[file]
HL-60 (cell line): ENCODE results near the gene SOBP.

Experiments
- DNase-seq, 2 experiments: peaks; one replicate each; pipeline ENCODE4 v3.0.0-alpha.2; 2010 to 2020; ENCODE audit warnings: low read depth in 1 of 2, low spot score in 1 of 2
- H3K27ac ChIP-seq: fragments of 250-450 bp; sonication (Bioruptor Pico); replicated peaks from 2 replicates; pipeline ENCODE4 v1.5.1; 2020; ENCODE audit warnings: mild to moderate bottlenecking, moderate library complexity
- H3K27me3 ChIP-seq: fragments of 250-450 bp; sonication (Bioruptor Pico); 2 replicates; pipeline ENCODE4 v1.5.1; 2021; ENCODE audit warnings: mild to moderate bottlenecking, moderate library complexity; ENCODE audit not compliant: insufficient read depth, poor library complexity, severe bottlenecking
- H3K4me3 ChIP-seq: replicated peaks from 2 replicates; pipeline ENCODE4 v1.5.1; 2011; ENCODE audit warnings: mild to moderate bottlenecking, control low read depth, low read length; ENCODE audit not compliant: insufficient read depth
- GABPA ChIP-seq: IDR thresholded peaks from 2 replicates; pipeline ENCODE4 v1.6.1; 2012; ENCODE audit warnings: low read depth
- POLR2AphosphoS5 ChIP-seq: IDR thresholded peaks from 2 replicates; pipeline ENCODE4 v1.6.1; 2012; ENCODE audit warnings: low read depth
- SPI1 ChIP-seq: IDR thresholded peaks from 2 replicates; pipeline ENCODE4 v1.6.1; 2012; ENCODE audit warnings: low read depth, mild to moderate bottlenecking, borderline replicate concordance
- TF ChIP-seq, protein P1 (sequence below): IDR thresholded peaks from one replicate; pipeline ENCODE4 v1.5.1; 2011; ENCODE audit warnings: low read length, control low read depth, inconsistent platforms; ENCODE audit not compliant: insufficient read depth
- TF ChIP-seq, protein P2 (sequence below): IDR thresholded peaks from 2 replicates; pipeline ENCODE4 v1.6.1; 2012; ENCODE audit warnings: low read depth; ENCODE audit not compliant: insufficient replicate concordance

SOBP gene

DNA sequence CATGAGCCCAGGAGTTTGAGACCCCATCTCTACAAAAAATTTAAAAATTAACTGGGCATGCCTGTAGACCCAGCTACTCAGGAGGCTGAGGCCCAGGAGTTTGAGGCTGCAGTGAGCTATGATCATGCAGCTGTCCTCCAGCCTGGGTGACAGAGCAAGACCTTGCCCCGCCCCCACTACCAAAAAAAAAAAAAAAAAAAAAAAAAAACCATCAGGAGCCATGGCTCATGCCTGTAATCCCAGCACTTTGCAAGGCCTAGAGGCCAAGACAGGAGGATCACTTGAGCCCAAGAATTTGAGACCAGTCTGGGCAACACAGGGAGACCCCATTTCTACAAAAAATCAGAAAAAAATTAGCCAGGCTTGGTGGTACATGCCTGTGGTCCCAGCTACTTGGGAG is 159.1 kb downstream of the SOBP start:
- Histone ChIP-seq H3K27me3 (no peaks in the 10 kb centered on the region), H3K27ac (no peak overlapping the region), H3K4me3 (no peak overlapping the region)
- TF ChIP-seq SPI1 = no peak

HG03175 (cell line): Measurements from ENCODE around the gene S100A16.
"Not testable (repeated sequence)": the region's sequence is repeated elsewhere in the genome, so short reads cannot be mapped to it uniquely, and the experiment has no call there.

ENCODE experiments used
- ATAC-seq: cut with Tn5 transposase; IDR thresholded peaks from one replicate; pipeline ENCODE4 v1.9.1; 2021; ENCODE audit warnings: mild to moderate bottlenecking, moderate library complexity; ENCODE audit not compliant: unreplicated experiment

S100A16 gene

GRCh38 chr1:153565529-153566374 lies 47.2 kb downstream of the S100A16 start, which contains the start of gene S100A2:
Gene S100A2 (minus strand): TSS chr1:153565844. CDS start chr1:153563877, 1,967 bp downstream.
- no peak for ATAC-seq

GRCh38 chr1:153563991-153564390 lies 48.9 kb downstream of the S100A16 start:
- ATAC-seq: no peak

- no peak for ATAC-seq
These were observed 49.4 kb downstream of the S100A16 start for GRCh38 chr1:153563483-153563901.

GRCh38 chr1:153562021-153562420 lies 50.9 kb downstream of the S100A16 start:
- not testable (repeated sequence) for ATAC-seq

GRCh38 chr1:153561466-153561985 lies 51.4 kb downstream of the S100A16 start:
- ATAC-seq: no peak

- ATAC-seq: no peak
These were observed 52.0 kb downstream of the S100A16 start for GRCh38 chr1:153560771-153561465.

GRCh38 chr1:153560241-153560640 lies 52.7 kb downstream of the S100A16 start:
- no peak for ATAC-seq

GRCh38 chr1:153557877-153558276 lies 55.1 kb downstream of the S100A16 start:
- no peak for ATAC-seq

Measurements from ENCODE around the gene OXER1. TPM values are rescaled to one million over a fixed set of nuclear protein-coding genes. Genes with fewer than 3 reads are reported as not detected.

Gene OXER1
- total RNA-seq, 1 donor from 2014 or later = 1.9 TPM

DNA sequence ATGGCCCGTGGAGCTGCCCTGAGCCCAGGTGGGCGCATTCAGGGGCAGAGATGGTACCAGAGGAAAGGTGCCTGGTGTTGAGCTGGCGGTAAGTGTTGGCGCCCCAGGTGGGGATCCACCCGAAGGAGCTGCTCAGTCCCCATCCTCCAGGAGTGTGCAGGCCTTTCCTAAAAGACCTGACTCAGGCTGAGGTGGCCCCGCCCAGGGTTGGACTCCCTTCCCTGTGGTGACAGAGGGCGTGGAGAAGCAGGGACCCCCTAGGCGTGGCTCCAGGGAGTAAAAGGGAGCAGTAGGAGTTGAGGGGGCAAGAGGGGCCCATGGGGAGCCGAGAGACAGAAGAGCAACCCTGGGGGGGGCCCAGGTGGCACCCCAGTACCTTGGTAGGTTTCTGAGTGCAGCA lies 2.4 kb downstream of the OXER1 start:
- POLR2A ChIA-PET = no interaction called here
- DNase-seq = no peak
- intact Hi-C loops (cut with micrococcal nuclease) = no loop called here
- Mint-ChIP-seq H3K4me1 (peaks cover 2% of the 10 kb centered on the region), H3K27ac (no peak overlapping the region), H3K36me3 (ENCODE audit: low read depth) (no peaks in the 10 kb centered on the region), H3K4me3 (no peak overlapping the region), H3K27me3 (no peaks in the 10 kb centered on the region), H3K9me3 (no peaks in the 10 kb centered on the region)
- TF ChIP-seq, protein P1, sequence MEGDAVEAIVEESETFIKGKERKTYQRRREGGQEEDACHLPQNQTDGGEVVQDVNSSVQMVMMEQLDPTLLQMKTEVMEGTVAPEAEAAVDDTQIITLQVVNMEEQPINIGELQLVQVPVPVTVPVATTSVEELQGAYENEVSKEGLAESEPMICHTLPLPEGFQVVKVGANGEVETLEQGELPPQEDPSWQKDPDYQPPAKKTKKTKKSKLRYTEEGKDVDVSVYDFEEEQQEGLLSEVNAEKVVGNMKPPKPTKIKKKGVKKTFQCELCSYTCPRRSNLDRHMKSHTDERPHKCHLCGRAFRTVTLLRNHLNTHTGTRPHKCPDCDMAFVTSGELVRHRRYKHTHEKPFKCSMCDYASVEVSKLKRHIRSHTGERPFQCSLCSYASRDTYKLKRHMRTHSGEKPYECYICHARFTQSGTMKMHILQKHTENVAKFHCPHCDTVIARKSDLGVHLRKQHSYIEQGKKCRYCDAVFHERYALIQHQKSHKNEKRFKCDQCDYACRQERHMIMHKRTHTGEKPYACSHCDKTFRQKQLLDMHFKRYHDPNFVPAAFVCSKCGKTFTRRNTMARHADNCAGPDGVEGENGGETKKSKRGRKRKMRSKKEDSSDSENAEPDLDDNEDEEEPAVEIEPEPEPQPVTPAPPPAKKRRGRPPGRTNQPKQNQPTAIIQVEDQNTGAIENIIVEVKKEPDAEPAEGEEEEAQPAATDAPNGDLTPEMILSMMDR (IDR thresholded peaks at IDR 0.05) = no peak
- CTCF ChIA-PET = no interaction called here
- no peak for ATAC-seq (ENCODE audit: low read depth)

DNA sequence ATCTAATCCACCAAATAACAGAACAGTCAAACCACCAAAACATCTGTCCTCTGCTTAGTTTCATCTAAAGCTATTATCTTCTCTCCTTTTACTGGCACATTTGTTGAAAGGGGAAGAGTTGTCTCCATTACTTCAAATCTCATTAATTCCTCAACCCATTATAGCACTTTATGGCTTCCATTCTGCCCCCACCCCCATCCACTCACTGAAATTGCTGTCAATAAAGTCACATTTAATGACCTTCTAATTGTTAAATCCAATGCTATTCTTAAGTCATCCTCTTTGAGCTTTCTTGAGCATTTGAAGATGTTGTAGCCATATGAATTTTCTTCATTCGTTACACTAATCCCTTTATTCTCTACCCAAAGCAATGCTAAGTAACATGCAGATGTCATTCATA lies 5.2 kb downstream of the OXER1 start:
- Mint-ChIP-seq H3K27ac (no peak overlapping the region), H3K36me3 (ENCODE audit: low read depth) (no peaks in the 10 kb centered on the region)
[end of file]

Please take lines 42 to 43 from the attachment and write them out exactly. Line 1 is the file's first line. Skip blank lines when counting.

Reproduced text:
- POLR2A ChIA-PET = no interaction called here
- DNase-seq = no peak